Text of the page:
Retired households are being increasingly dependent of the state pension, which is one of the few benefits still increasing every year.
According to data published yesterday (May 30) from the Office for National Statistics, the average retired household received cash benefits worth £12,612 in 2017/18, of which 83 per cent was state pension income.
Five years ago, this figure stood at 77 per cent of the total average of cash benefits, which stood at £11,735.
The basic state pension has been increasing every year according to the triple lock. Introduced in 2010, this ensures annual levels rise in accordance with whichever is highest among the rate of inflation, average earnings, or 2.5 per cent.
On the other hand, many working-age benefits, such as jobseeker’s allowance, child benefit and housing benefit, are held at 2015/16 cash values until 2020, meaning their value is falling in real terms, ONS stated.
In addition, a benefit cap is in place in England, Scotland and Wales, which restricts the amount of certain benefits that most working-age households can receive.
Jon Greer, Quilter’s head of retirement policy, said the triple lock protection "seems incongruous at a time when working age benefits are being frozen, especially when retired households have seen their financial position improve relative to younger generations".
However, he noted the government will face a "difficult challenge" if it wants to make changes to the current policies.
He said: "Many retired households are highly dependent on the state pension as a source of income and curbing growth in state pension benefits is unlikely to be popular with older voters.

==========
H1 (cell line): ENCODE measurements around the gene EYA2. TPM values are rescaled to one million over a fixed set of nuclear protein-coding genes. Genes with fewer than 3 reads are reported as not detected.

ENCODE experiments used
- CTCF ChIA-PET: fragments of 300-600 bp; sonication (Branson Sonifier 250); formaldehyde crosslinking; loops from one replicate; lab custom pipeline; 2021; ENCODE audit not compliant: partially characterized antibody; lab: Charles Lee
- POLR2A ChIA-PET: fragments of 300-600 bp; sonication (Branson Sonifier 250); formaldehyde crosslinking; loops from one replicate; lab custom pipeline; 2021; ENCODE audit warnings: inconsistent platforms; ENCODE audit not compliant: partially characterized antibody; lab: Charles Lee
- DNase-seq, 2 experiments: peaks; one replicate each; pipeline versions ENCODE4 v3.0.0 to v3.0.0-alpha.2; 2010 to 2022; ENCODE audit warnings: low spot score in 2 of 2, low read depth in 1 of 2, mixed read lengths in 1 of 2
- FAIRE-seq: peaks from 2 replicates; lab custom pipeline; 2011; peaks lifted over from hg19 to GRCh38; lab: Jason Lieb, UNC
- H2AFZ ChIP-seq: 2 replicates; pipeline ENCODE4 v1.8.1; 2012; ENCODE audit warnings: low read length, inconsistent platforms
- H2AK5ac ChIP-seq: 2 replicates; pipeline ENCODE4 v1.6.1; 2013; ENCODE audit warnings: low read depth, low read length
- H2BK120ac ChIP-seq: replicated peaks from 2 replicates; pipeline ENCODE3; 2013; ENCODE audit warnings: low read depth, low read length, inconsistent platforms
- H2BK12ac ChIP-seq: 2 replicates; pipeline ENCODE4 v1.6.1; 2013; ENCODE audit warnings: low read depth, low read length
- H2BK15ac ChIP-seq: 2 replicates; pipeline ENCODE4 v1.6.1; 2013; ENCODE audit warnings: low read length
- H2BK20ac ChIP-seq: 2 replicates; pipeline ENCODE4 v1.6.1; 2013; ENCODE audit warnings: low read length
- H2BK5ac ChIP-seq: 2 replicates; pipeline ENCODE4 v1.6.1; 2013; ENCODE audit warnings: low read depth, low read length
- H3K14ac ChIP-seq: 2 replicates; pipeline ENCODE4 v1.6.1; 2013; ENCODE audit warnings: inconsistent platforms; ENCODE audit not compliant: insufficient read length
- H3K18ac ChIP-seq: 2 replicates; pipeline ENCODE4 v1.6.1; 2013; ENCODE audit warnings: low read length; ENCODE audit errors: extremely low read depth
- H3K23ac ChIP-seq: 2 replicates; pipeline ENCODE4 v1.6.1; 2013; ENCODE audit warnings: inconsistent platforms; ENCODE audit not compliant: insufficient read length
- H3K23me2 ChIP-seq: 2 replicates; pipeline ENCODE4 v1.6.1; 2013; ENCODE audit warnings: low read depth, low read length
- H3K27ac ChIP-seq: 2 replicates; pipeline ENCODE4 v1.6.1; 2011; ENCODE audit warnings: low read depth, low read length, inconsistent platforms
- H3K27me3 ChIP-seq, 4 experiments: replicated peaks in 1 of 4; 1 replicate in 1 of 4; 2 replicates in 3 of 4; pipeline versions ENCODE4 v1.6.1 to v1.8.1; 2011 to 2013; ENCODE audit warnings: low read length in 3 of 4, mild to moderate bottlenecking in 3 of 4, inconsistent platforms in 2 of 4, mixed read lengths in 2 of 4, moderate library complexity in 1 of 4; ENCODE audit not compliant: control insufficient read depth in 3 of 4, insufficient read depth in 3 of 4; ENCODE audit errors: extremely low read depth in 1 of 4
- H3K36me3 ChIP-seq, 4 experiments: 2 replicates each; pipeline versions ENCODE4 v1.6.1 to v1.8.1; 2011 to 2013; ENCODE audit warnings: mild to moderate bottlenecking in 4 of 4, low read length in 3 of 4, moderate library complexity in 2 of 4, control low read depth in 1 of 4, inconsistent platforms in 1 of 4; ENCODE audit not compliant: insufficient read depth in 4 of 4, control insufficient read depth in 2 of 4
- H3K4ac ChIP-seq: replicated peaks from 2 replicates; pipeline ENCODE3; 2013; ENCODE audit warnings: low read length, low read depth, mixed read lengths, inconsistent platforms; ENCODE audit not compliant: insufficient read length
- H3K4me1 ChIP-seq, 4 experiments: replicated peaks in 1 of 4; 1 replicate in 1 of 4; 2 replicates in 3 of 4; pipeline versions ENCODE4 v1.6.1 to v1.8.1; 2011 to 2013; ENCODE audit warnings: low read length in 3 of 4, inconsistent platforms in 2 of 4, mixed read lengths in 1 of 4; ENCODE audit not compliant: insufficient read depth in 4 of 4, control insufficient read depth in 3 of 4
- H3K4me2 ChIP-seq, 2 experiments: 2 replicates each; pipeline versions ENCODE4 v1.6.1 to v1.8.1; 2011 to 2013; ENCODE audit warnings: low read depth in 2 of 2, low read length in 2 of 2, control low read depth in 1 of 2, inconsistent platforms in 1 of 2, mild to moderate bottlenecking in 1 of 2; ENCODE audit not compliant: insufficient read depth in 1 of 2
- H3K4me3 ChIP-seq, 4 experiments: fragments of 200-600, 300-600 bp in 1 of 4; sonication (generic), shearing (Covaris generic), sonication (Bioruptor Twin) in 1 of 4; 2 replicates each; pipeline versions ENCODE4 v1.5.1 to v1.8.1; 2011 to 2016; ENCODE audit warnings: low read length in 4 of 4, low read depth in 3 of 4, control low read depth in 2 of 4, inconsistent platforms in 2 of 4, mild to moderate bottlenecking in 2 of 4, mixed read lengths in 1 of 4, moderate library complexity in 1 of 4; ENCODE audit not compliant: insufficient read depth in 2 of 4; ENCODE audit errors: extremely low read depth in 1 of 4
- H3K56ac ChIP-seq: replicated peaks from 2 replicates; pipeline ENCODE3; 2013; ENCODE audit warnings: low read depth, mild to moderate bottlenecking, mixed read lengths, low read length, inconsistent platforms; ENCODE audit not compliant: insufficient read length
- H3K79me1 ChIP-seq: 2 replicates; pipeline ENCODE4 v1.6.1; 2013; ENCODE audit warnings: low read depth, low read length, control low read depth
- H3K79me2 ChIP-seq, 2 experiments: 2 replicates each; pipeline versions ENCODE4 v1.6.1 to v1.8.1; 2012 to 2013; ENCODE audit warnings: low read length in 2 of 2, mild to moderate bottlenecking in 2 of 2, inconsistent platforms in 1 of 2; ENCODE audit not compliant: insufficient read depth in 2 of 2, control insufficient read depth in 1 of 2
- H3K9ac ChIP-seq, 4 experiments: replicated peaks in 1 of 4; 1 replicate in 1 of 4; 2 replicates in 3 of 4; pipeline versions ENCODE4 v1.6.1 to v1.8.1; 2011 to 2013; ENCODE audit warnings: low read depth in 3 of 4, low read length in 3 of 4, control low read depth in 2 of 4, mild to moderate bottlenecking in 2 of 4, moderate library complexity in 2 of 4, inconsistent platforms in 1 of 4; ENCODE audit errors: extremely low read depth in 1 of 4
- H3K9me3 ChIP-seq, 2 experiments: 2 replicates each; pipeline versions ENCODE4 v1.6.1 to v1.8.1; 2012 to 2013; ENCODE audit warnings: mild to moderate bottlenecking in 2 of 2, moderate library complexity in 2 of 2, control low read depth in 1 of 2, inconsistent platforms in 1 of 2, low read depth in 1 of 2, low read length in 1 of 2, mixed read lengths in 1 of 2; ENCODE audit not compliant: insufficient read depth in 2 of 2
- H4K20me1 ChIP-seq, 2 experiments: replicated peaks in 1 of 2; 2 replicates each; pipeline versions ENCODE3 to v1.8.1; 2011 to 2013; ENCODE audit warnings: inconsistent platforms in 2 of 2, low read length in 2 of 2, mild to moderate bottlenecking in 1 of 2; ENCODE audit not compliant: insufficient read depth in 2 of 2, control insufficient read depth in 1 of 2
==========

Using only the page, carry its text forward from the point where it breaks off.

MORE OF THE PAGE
"That is why in recent elections the major parties have been reluctant to unwind the triple lock, even though it was only intended as a temporary measure to bring retirement incomes up.
"Over the long-term if it remains in place it will guarantee that retired household benefits will rise faster indefinitely."
The International Monetary Fund has recommended scrapping the triple lock, pointing to the "important savings" the UK government could achieve with it.
Mr Greer added: "The important thing for individuals to recognise is that despite growth in retired household income over the last decade, this cannot last forever.
"Nobody should assume or take for granted that their own retirement is assured. The triple lock will eventually be removed and in any event, it is only designed to provide a base-level of retirement income.
"Only private pension savings will deliver the kind of prosperity in retirement that many of us aspire to."
Overall, the ONS figures showed that before taxes and benefits, the richest one-fifth of people had an average household income of £88,200 in 2017/18.
The ratio of average household income of the richest one-fifth of people compared with the poorest one-fifth (£7,900) was 11.2 in 2017/18, continuing the downward trend from 15.5 in 2007/08.
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